You are here

Contested spaces: NTFPS, livelihoods, and conservation planning

Download pdf | Full Screen View

Date Issued:
2014
Summary:
This research examines tensions between Latino/a farmworkers, who rely on the seasonal harvest of saw palmetto (Serenoa repens [W. Bartram] Small) berries for increased livelihood security, and conservationists and land-managers who view harvesting as detrimental for wildlife. Informal harvesting occurs on public and private lands, sometimes without permission. Berries, though ubiquitous on the landscape, have become a contested resource. The rapid conversion of rural wildlife habitat into suburban development has increased State urgency to bring natural areas into protection along the Florida Ecological Greenways Network. Habitat infringement and associated pressures on wildlife by development has led to the promotion of the state-wide Florida Wildlife Corridor, based on the FEGN. This corridor would connect isolated Florida black bear (Ursus americanus floridanus) populations and Florida panthers (Puma concolor coryi) with other populations. The scale of the commercial berry industry is unknown, but is estimated at millions of pounds annually. State and wildlife conservationists are increasingly concerned with the perceived scale of the harvest and its possible associated effects on wildlife, particularly Florida black bears.
Title: Contested spaces: NTFPS, livelihoods, and conservation planning.
39 views
3 downloads
Name(s): Mitchell, Christine M., author
Esnard, Ann-Margaret, Thesis advisor
Ivy, Russell L., Thesis advisor
Florida Atlantic University, Degree grantor
Charles E. Schmidt College of Science
Department of Geosciences
Type of Resource: text
Genre: Electronic Thesis Or Dissertation
Date Created: 2014
Date Issued: 2014
Publisher: Florida Atlantic University
Place of Publication: Boca Raton, Fla.
Physical Form: application/pdf
Extent: 398 p.
Language(s): English
Summary: This research examines tensions between Latino/a farmworkers, who rely on the seasonal harvest of saw palmetto (Serenoa repens [W. Bartram] Small) berries for increased livelihood security, and conservationists and land-managers who view harvesting as detrimental for wildlife. Informal harvesting occurs on public and private lands, sometimes without permission. Berries, though ubiquitous on the landscape, have become a contested resource. The rapid conversion of rural wildlife habitat into suburban development has increased State urgency to bring natural areas into protection along the Florida Ecological Greenways Network. Habitat infringement and associated pressures on wildlife by development has led to the promotion of the state-wide Florida Wildlife Corridor, based on the FEGN. This corridor would connect isolated Florida black bear (Ursus americanus floridanus) populations and Florida panthers (Puma concolor coryi) with other populations. The scale of the commercial berry industry is unknown, but is estimated at millions of pounds annually. State and wildlife conservationists are increasingly concerned with the perceived scale of the harvest and its possible associated effects on wildlife, particularly Florida black bears.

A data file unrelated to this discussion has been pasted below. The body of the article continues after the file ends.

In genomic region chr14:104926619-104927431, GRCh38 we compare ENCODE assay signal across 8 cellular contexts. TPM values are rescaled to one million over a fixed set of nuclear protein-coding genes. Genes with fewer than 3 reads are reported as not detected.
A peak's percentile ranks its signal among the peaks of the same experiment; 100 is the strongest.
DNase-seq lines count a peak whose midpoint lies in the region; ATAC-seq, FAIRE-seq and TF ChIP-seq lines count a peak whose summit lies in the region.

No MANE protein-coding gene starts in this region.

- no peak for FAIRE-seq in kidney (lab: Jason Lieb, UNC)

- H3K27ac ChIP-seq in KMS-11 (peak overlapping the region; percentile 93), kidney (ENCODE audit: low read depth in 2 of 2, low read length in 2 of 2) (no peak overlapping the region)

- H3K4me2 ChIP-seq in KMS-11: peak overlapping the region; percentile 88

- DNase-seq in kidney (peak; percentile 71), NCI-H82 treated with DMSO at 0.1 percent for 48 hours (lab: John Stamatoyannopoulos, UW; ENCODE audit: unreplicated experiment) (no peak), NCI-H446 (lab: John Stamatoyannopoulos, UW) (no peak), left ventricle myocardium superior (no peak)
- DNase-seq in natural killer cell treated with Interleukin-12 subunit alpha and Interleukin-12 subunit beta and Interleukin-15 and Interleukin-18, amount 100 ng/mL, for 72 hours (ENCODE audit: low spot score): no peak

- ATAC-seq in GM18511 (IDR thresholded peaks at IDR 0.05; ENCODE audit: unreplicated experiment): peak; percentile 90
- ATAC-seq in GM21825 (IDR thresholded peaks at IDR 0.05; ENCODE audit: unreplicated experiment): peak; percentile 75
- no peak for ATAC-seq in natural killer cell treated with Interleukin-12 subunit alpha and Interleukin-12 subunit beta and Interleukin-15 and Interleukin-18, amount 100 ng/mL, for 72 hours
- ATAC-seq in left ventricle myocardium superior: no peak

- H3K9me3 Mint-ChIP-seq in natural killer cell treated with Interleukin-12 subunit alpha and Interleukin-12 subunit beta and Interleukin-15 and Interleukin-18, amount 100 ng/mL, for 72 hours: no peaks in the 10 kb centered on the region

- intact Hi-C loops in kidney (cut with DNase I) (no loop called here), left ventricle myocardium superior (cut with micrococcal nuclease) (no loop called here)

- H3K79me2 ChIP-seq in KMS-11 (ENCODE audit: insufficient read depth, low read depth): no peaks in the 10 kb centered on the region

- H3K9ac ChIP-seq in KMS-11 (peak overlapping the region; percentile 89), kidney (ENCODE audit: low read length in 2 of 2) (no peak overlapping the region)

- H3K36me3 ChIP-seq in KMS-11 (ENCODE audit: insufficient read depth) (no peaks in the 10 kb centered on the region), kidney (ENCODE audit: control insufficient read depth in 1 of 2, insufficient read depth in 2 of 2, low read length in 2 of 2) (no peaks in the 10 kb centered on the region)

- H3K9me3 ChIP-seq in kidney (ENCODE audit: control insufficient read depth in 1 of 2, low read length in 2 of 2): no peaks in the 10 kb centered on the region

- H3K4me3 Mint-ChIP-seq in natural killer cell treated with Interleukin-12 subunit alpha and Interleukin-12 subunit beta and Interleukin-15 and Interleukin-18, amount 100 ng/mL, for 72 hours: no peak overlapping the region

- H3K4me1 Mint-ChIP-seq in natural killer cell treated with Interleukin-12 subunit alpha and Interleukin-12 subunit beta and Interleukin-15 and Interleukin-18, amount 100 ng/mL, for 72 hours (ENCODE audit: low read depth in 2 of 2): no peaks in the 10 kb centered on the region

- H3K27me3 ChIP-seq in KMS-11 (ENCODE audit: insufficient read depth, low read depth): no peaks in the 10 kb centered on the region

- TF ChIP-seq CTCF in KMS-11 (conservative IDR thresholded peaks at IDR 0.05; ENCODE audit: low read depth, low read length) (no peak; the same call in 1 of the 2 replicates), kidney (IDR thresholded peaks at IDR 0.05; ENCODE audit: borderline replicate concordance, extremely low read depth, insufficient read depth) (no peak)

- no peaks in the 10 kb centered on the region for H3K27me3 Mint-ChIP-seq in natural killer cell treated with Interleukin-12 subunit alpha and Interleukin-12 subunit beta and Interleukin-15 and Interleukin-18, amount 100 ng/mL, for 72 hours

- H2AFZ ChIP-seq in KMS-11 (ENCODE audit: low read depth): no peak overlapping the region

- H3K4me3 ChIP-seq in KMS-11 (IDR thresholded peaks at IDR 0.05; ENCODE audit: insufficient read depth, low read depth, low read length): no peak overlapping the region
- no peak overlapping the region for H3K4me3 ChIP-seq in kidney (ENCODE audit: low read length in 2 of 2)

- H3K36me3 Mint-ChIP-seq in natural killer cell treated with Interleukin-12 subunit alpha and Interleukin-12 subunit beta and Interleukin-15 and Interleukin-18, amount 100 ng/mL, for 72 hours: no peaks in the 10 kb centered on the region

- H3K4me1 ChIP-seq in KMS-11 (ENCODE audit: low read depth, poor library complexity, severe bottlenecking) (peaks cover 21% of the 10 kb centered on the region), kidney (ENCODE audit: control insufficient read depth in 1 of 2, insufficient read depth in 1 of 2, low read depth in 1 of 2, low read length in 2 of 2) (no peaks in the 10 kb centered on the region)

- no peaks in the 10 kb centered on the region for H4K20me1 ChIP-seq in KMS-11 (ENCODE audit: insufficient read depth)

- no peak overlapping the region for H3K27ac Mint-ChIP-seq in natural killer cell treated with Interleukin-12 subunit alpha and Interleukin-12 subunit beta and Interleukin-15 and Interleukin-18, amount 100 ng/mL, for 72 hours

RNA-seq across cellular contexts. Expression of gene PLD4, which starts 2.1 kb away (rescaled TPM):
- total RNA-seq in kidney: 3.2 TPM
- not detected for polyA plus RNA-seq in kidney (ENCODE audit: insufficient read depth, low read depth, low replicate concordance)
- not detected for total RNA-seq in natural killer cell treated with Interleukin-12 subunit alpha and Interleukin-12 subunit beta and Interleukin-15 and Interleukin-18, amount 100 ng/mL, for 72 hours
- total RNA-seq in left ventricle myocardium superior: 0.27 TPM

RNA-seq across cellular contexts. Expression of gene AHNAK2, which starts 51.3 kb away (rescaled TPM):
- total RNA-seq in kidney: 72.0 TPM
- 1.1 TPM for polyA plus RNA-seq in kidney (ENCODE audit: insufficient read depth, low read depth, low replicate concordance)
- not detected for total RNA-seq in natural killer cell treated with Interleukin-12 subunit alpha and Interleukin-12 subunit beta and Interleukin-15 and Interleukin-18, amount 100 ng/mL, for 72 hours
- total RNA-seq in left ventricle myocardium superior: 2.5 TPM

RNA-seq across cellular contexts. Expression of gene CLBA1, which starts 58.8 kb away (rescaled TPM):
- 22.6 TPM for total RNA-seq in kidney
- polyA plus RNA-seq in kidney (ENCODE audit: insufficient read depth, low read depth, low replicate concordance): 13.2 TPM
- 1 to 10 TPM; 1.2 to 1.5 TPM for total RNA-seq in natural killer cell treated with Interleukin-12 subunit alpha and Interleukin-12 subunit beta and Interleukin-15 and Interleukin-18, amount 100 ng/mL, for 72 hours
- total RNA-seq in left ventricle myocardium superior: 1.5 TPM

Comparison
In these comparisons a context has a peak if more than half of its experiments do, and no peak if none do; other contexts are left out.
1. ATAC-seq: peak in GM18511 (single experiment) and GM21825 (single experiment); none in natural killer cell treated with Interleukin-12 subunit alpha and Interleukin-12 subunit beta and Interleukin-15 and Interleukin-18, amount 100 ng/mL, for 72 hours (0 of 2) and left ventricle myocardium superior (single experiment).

Identifier: FA00004308 (IID)
Degree granted: Dissertation (Ph.D.)--Florida Atlantic University, 2014.
Collection: FAU Electronic Theses and Dissertations Collection
Note(s): Includes bibliography.
Subject(s): Agriculture -- Economic aspects
Agriculture -- Environmental aspects
Biodiversity conservation
Land use -- Environmental aspects
Land use -- Planning
Non timber forest products -- Government policy
Non timber forest products -- Management
Wildlife management
Held by: Florida Atlantic University Libraries
Sublocation: Digital Library
Links: http://purl.flvc.org/fau/fd/FA00004308
Persistent Link to This Record: http://purl.flvc.org/fau/fd/FA00004308
Use and Reproduction: Copyright © is held by the author, with permission granted to Florida Atlantic University to digitize, archive and distribute this item for non-profit research and educational purposes. Any reuse of this item in excess of fair use or other copyright exemptions requires permission of the copyright holder.
Use and Reproduction: http://rightsstatements.org/vocab/InC/1.0/
Owner Institution: FAU
Is Part of Series: Florida Atlantic University Digital Library Collections.